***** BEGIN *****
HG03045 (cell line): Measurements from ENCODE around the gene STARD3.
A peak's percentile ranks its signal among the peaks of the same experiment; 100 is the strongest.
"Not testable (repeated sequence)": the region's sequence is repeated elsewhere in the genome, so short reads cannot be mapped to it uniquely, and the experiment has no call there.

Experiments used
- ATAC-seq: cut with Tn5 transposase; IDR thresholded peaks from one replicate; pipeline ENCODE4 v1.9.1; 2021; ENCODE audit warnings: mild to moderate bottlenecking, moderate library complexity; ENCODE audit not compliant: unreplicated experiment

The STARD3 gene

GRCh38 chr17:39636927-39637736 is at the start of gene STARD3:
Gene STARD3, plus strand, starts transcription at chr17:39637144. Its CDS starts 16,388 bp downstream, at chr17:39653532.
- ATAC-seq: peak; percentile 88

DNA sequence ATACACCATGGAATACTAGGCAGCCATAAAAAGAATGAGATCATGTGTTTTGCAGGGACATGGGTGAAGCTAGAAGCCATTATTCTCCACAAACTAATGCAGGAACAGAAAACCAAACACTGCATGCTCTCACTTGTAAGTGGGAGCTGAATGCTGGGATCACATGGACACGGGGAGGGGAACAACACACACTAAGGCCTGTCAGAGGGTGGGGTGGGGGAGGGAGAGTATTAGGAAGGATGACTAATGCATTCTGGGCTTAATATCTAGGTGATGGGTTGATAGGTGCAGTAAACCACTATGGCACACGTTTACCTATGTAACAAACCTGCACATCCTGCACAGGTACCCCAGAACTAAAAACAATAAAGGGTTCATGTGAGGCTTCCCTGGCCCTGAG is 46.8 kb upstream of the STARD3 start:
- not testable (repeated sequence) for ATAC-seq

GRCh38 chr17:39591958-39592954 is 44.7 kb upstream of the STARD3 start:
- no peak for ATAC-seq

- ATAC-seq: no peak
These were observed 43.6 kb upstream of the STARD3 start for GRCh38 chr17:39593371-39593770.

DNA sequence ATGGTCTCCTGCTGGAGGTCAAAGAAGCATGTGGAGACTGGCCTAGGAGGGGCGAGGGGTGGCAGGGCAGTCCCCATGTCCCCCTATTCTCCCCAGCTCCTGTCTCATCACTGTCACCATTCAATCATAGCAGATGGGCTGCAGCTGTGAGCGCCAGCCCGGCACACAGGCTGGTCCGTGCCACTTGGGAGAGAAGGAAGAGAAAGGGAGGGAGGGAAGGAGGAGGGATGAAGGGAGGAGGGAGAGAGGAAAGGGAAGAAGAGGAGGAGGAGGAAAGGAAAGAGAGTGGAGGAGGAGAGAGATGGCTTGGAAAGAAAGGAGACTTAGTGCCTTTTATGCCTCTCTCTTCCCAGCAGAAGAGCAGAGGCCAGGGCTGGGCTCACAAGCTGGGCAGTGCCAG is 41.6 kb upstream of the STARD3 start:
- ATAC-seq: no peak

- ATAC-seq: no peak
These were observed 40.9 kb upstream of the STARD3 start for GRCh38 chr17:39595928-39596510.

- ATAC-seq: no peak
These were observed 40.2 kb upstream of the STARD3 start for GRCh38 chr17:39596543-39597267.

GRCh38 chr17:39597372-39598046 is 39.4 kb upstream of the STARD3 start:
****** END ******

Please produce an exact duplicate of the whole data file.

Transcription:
HG03045 (cell line): Measurements from ENCODE around the gene STARD3.
A peak's percentile ranks its signal among the peaks of the same experiment; 100 is the strongest.
"Not testable (repeated sequence)": the region's sequence is repeated elsewhere in the genome, so short reads cannot be mapped to it uniquely, and the experiment has no call there.

Experiments used
- ATAC-seq: cut with Tn5 transposase; IDR thresholded peaks from one replicate; pipeline ENCODE4 v1.9.1; 2021; ENCODE audit warnings: mild to moderate bottlenecking, moderate library complexity; ENCODE audit not compliant: unreplicated experiment

The STARD3 gene

GRCh38 chr17:39636927-39637736 is at the start of gene STARD3:
Gene STARD3, plus strand, starts transcription at chr17:39637144. Its CDS starts 16,388 bp downstream, at chr17:39653532.
- ATAC-seq: peak; percentile 88

DNA sequence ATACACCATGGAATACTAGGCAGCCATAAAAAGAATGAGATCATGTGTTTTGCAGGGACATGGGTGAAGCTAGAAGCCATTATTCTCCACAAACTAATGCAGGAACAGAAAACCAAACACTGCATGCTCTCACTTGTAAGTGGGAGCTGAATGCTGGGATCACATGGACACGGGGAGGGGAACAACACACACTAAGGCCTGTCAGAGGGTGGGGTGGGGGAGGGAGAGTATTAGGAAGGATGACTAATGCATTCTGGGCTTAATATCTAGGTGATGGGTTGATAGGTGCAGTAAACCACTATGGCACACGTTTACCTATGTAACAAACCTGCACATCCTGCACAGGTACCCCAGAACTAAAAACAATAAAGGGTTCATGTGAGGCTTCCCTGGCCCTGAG is 46.8 kb upstream of the STARD3 start:
- not testable (repeated sequence) for ATAC-seq

GRCh38 chr17:39591958-39592954 is 44.7 kb upstream of the STARD3 start:
- no peak for ATAC-seq

- ATAC-seq: no peak
These were observed 43.6 kb upstream of the STARD3 start for GRCh38 chr17:39593371-39593770.

DNA sequence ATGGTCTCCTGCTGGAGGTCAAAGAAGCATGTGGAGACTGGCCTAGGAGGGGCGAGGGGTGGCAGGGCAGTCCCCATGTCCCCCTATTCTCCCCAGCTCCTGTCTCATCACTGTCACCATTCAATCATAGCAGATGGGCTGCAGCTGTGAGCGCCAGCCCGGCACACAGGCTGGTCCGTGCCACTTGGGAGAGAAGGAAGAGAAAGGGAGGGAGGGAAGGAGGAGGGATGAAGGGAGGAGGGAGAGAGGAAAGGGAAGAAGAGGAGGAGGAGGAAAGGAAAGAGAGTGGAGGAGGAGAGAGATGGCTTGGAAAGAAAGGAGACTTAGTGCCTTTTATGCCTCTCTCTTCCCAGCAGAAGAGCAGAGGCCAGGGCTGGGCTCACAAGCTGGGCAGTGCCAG is 41.6 kb upstream of the STARD3 start:
- ATAC-seq: no peak

- ATAC-seq: no peak
These were observed 40.9 kb upstream of the STARD3 start for GRCh38 chr17:39595928-39596510.

- ATAC-seq: no peak
These were observed 40.2 kb upstream of the STARD3 start for GRCh38 chr17:39596543-39597267.

GRCh38 chr17:39597372-39598046 is 39.4 kb upstream of the STARD3 start: